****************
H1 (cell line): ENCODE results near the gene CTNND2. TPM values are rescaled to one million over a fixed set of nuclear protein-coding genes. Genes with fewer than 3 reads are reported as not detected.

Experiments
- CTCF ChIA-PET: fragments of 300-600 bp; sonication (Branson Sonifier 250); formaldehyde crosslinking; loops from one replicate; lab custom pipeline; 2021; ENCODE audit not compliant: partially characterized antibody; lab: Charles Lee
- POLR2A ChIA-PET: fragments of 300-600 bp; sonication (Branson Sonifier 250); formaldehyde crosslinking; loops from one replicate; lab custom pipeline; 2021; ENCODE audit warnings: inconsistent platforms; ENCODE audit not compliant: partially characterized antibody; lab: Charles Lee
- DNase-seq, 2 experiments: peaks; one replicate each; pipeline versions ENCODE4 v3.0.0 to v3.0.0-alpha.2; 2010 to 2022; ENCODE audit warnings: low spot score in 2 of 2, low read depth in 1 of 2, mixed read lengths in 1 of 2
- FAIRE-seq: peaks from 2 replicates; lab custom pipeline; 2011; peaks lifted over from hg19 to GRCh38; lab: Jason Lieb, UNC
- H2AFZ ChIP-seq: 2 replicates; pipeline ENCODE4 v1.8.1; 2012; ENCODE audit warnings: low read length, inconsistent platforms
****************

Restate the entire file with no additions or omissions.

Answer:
H1 (cell line): ENCODE results near the gene CTNND2. TPM values are rescaled to one million over a fixed set of nuclear protein-coding genes. Genes with fewer than 3 reads are reported as not detected.

Experiments
- CTCF ChIA-PET: fragments of 300-600 bp; sonication (Branson Sonifier 250); formaldehyde crosslinking; loops from one replicate; lab custom pipeline; 2021; ENCODE audit not compliant: partially characterized antibody; lab: Charles Lee
- POLR2A ChIA-PET: fragments of 300-600 bp; sonication (Branson Sonifier 250); formaldehyde crosslinking; loops from one replicate; lab custom pipeline; 2021; ENCODE audit warnings: inconsistent platforms; ENCODE audit not compliant: partially characterized antibody; lab: Charles Lee
- DNase-seq, 2 experiments: peaks; one replicate each; pipeline versions ENCODE4 v3.0.0 to v3.0.0-alpha.2; 2010 to 2022; ENCODE audit warnings: low spot score in 2 of 2, low read depth in 1 of 2, mixed read lengths in 1 of 2
- FAIRE-seq: peaks from 2 replicates; lab custom pipeline; 2011; peaks lifted over from hg19 to GRCh38; lab: Jason Lieb, UNC
- H2AFZ ChIP-seq: 2 replicates; pipeline ENCODE4 v1.8.1; 2012; ENCODE audit warnings: low read length, inconsistent platforms